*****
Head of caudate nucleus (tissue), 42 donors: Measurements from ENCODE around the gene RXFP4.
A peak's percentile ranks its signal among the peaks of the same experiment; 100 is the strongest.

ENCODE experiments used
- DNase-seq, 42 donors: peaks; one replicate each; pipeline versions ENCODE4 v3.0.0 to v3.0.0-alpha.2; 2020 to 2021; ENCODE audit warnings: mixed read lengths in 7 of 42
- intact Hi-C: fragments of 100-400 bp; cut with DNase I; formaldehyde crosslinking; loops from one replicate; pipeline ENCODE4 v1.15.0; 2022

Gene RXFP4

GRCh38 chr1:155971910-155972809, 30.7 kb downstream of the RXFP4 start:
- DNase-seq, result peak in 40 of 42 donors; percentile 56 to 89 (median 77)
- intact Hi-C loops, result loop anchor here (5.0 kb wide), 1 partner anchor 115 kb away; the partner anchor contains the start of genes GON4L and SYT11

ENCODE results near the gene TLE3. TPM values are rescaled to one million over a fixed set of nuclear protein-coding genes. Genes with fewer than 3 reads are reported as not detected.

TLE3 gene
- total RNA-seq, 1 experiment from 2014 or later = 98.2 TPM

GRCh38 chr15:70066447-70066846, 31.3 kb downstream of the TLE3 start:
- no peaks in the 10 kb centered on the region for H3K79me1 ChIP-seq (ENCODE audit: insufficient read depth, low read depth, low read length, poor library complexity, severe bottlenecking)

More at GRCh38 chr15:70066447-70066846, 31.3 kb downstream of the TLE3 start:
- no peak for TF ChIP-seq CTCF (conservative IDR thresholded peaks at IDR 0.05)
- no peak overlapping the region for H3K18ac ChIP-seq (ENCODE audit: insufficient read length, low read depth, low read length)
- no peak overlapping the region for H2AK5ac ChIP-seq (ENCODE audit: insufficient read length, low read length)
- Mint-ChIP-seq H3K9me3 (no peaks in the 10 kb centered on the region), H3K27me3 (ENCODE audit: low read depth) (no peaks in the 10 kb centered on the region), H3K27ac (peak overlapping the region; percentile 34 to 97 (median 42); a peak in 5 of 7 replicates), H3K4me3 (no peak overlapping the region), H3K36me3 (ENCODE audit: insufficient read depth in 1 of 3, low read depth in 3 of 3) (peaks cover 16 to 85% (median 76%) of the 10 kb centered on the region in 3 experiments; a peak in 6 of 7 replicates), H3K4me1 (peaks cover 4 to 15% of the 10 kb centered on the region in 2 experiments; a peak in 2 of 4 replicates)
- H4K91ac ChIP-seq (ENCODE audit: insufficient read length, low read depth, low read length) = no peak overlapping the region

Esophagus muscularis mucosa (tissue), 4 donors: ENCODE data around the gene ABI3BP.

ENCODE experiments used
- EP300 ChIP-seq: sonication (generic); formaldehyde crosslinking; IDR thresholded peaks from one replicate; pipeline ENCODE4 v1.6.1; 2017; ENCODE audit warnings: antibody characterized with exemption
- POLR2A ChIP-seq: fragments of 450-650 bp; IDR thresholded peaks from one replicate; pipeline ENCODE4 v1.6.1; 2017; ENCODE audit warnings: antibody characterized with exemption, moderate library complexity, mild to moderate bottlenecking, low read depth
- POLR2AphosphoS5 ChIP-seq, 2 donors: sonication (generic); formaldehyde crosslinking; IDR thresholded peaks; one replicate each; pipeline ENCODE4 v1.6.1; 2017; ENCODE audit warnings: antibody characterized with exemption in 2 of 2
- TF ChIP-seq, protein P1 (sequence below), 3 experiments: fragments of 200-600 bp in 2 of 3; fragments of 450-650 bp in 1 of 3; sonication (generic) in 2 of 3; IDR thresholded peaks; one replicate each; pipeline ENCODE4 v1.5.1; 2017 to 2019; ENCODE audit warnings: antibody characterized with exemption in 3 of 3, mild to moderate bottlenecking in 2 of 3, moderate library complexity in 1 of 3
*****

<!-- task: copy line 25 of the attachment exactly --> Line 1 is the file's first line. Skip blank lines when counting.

- POLR2AphosphoS5 ChIP-seq, 2 donors: sonication (generic); formaldehyde crosslinking; IDR thresholded peaks; one replicate each; pipeline ENCODE4 v1.6.1; 2017; ENCODE audit warnings: antibody characterized with exemption in 2 of 2